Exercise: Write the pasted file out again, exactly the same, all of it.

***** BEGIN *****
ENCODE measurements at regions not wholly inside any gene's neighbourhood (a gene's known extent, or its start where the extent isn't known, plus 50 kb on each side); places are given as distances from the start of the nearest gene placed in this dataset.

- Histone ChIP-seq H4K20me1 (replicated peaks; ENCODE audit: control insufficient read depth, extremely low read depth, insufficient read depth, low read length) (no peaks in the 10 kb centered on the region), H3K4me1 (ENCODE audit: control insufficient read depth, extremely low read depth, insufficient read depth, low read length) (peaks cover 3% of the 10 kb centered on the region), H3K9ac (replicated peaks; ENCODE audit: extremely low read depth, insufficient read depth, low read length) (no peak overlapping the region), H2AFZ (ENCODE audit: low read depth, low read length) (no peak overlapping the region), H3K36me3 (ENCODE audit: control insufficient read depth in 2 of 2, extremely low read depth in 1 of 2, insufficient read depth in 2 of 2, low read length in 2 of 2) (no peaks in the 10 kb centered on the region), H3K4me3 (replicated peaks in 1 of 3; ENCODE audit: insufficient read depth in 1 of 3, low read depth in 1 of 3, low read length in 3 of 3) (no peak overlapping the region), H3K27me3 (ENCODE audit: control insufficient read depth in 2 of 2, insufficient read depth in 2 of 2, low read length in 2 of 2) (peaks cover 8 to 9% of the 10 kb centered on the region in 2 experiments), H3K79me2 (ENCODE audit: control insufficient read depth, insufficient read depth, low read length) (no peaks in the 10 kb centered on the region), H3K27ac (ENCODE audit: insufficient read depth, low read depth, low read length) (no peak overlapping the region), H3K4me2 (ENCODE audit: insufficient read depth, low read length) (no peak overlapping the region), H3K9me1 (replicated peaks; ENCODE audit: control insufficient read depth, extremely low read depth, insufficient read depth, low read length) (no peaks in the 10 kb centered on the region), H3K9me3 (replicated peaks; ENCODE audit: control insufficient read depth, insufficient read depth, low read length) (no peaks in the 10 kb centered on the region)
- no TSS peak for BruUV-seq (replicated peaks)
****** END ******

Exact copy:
ENCODE measurements at regions not wholly inside any gene's neighbourhood (a gene's known extent, or its start where the extent isn't known, plus 50 kb on each side); places are given as distances from the start of the nearest gene placed in this dataset.

- Histone ChIP-seq H4K20me1 (replicated peaks; ENCODE audit: control insufficient read depth, extremely low read depth, insufficient read depth, low read length) (no peaks in the 10 kb centered on the region), H3K4me1 (ENCODE audit: control insufficient read depth, extremely low read depth, insufficient read depth, low read length) (peaks cover 3% of the 10 kb centered on the region), H3K9ac (replicated peaks; ENCODE audit: extremely low read depth, insufficient read depth, low read length) (no peak overlapping the region), H2AFZ (ENCODE audit: low read depth, low read length) (no peak overlapping the region), H3K36me3 (ENCODE audit: control insufficient read depth in 2 of 2, extremely low read depth in 1 of 2, insufficient read depth in 2 of 2, low read length in 2 of 2) (no peaks in the 10 kb centered on the region), H3K4me3 (replicated peaks in 1 of 3; ENCODE audit: insufficient read depth in 1 of 3, low read depth in 1 of 3, low read length in 3 of 3) (no peak overlapping the region), H3K27me3 (ENCODE audit: control insufficient read depth in 2 of 2, insufficient read depth in 2 of 2, low read length in 2 of 2) (peaks cover 8 to 9% of the 10 kb centered on the region in 2 experiments), H3K79me2 (ENCODE audit: control insufficient read depth, insufficient read depth, low read length) (no peaks in the 10 kb centered on the region), H3K27ac (ENCODE audit: insufficient read depth, low read depth, low read length) (no peak overlapping the region), H3K4me2 (ENCODE audit: insufficient read depth, low read length) (no peak overlapping the region), H3K9me1 (replicated peaks; ENCODE audit: control insufficient read depth, extremely low read depth, insufficient read depth, low read length) (no peaks in the 10 kb centered on the region), H3K9me3 (replicated peaks; ENCODE audit: control insufficient read depth, insufficient read depth, low read length) (no peaks in the 10 kb centered on the region)
- no TSS peak for BruUV-seq (replicated peaks)